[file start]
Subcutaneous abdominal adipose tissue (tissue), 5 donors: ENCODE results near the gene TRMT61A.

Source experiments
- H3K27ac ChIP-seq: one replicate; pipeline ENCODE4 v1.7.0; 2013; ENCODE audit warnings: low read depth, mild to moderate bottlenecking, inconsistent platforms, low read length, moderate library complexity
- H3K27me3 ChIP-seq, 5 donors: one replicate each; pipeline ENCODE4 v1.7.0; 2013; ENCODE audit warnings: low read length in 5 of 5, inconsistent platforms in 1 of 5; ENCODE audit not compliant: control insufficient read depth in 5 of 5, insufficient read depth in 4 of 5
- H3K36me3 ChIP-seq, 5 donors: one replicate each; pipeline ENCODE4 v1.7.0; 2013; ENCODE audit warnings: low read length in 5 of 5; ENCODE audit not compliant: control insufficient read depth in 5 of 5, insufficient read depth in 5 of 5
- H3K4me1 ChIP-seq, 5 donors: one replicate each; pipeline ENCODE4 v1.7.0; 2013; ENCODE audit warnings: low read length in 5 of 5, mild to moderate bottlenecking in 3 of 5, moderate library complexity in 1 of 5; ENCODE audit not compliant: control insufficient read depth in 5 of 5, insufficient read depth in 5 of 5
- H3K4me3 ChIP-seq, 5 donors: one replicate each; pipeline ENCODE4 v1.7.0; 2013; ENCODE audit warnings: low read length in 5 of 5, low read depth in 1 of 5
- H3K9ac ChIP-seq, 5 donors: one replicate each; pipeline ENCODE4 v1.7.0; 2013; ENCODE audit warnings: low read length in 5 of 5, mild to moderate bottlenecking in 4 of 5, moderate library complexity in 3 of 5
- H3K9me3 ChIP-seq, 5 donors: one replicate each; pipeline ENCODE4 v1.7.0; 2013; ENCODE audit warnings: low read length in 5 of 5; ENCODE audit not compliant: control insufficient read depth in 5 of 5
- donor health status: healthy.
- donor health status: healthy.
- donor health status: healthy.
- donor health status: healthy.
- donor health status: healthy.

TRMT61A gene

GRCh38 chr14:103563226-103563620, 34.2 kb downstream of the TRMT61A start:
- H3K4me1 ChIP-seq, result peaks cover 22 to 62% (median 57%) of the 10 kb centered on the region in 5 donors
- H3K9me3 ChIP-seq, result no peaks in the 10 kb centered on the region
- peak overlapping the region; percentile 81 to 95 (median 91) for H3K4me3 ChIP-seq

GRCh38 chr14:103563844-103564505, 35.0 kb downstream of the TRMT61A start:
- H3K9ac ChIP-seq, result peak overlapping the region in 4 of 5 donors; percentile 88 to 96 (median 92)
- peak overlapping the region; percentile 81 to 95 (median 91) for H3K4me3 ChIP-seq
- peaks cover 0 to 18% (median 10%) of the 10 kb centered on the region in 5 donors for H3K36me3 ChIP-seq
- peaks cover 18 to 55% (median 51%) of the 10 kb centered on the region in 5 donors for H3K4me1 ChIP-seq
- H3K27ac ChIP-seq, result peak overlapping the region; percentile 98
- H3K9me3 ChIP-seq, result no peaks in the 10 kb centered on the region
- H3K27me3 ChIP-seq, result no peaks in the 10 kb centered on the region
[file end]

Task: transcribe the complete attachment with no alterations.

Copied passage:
Subcutaneous abdominal adipose tissue (tissue), 5 donors: ENCODE results near the gene TRMT61A.

Source experiments
- H3K27ac ChIP-seq: one replicate; pipeline ENCODE4 v1.7.0; 2013; ENCODE audit warnings: low read depth, mild to moderate bottlenecking, inconsistent platforms, low read length, moderate library complexity
- H3K27me3 ChIP-seq, 5 donors: one replicate each; pipeline ENCODE4 v1.7.0; 2013; ENCODE audit warnings: low read length in 5 of 5, inconsistent platforms in 1 of 5; ENCODE audit not compliant: control insufficient read depth in 5 of 5, insufficient read depth in 4 of 5
- H3K36me3 ChIP-seq, 5 donors: one replicate each; pipeline ENCODE4 v1.7.0; 2013; ENCODE audit warnings: low read length in 5 of 5; ENCODE audit not compliant: control insufficient read depth in 5 of 5, insufficient read depth in 5 of 5
- H3K4me1 ChIP-seq, 5 donors: one replicate each; pipeline ENCODE4 v1.7.0; 2013; ENCODE audit warnings: low read length in 5 of 5, mild to moderate bottlenecking in 3 of 5, moderate library complexity in 1 of 5; ENCODE audit not compliant: control insufficient read depth in 5 of 5, insufficient read depth in 5 of 5
- H3K4me3 ChIP-seq, 5 donors: one replicate each; pipeline ENCODE4 v1.7.0; 2013; ENCODE audit warnings: low read length in 5 of 5, low read depth in 1 of 5
- H3K9ac ChIP-seq, 5 donors: one replicate each; pipeline ENCODE4 v1.7.0; 2013; ENCODE audit warnings: low read length in 5 of 5, mild to moderate bottlenecking in 4 of 5, moderate library complexity in 3 of 5
- H3K9me3 ChIP-seq, 5 donors: one replicate each; pipeline ENCODE4 v1.7.0; 2013; ENCODE audit warnings: low read length in 5 of 5; ENCODE audit not compliant: control insufficient read depth in 5 of 5
- donor health status: healthy.
- donor health status: healthy.
- donor health status: healthy.
- donor health status: healthy.
- donor health status: healthy.

TRMT61A gene

GRCh38 chr14:103563226-103563620, 34.2 kb downstream of the TRMT61A start:
- H3K4me1 ChIP-seq, result peaks cover 22 to 62% (median 57%) of the 10 kb centered on the region in 5 donors
- H3K9me3 ChIP-seq, result no peaks in the 10 kb centered on the region
- peak overlapping the region; percentile 81 to 95 (median 91) for H3K4me3 ChIP-seq

GRCh38 chr14:103563844-103564505, 35.0 kb downstream of the TRMT61A start:
- H3K9ac ChIP-seq, result peak overlapping the region in 4 of 5 donors; percentile 88 to 96 (median 92)
- peak overlapping the region; percentile 81 to 95 (median 91) for H3K4me3 ChIP-seq
- peaks cover 0 to 18% (median 10%) of the 10 kb centered on the region in 5 donors for H3K36me3 ChIP-seq
- peaks cover 18 to 55% (median 51%) of the 10 kb centered on the region in 5 donors for H3K4me1 ChIP-seq
- H3K27ac ChIP-seq, result peak overlapping the region; percentile 98
- H3K9me3 ChIP-seq, result no peaks in the 10 kb centered on the region
- H3K27me3 ChIP-seq, result no peaks in the 10 kb centered on the region